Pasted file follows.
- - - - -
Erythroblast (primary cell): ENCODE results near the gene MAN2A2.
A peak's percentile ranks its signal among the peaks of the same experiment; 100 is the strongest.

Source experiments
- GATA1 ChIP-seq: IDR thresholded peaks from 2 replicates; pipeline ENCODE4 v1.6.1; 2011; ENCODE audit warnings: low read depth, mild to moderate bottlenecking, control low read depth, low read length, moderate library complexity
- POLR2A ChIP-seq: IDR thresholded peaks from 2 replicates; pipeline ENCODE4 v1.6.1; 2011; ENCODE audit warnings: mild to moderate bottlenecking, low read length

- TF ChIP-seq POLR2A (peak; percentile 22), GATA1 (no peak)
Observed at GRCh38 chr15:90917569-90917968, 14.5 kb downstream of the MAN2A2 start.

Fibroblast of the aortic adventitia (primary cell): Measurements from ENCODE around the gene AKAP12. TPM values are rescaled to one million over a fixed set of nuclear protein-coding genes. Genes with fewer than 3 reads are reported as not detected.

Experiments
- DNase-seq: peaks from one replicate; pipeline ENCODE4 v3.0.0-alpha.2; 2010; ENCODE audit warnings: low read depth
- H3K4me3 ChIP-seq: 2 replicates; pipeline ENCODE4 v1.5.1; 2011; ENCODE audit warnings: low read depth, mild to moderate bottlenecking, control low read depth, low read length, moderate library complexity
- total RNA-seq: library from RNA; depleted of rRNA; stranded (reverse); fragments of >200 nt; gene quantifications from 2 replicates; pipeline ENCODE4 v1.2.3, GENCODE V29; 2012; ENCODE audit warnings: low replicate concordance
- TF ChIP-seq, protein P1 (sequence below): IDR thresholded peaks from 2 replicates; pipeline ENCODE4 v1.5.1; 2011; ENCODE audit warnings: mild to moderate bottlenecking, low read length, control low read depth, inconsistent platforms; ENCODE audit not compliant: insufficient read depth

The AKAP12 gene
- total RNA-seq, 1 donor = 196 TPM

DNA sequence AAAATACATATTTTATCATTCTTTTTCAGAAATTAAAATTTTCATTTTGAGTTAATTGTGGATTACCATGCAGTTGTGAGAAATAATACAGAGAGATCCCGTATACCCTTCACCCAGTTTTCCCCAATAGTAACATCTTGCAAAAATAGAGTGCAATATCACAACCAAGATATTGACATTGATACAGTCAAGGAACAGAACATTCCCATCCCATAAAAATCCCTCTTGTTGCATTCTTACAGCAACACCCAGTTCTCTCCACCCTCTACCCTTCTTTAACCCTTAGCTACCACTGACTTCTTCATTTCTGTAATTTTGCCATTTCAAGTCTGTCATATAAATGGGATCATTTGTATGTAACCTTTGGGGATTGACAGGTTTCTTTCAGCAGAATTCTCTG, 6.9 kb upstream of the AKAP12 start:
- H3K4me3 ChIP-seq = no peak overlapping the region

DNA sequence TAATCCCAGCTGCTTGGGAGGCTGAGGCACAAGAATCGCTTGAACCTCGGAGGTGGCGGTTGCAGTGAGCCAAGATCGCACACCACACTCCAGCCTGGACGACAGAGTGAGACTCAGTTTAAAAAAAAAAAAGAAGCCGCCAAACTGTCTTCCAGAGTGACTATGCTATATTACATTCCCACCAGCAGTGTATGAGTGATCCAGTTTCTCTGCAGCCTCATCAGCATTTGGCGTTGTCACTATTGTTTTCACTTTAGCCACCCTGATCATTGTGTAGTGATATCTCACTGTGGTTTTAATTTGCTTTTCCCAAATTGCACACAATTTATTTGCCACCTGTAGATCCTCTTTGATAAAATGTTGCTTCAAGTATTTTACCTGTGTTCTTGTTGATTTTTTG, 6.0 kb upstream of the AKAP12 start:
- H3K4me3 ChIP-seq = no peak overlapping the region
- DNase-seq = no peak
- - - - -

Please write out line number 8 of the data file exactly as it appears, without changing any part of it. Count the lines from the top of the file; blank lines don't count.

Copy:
Fibroblast of the aortic adventitia (primary cell): Measurements from ENCODE around the gene AKAP12. TPM values are rescaled to one million over a fixed set of nuclear protein-coding genes. Genes with fewer than 3 reads are reported as not detected.